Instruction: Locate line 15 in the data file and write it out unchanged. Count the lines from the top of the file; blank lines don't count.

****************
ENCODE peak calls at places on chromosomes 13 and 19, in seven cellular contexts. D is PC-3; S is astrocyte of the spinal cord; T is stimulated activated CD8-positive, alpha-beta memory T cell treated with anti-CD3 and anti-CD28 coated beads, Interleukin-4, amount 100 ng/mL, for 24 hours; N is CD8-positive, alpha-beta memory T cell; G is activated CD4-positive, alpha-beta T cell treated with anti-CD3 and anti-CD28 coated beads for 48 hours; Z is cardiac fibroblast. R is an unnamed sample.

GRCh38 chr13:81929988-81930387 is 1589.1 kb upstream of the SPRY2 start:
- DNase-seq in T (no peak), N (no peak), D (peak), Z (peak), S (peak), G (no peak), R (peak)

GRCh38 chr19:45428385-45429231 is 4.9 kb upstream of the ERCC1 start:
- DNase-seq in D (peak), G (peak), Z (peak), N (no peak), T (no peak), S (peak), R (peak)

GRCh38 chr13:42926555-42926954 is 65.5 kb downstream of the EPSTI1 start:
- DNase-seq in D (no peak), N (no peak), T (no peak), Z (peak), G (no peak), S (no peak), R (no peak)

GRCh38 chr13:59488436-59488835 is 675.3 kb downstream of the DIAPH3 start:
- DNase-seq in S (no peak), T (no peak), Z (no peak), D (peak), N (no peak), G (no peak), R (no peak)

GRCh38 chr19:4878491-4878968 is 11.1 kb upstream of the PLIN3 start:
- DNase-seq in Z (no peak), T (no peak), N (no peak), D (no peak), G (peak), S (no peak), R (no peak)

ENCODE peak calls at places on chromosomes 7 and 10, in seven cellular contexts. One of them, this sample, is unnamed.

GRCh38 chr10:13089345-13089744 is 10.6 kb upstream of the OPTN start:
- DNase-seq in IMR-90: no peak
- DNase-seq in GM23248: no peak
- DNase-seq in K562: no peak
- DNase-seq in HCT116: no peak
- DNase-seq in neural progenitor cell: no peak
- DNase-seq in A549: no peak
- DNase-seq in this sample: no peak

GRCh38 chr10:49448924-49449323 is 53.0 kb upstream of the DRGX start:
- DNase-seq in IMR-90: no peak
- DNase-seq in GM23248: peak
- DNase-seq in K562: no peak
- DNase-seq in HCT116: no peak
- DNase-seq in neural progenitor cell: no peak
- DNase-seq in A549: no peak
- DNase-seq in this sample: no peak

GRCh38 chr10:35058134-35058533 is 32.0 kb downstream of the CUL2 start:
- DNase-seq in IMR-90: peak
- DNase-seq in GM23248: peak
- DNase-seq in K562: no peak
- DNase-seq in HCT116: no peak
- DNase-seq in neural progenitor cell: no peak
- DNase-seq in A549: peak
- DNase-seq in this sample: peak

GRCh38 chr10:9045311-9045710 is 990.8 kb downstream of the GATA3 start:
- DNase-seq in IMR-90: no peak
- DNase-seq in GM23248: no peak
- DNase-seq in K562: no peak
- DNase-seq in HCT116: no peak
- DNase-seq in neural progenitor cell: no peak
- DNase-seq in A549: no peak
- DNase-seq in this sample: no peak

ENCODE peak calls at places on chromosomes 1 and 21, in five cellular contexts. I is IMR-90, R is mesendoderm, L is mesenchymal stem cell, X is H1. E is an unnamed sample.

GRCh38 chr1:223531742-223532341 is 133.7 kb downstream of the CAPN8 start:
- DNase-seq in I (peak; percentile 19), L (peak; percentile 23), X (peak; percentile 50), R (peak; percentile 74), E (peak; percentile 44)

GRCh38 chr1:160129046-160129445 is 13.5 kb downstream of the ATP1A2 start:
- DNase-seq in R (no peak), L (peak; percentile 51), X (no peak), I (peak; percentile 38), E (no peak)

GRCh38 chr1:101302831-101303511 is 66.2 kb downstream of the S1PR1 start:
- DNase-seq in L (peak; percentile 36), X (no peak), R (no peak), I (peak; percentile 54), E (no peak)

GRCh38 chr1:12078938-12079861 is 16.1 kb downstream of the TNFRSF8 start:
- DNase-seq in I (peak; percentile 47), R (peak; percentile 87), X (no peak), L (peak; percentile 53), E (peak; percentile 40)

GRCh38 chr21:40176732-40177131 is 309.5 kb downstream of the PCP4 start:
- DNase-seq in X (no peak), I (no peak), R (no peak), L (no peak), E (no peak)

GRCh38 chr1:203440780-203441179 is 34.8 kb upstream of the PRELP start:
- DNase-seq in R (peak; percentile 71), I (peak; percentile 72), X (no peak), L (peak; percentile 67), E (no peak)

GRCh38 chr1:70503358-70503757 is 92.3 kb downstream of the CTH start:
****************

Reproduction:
- DNase-seq in GM23248: no peak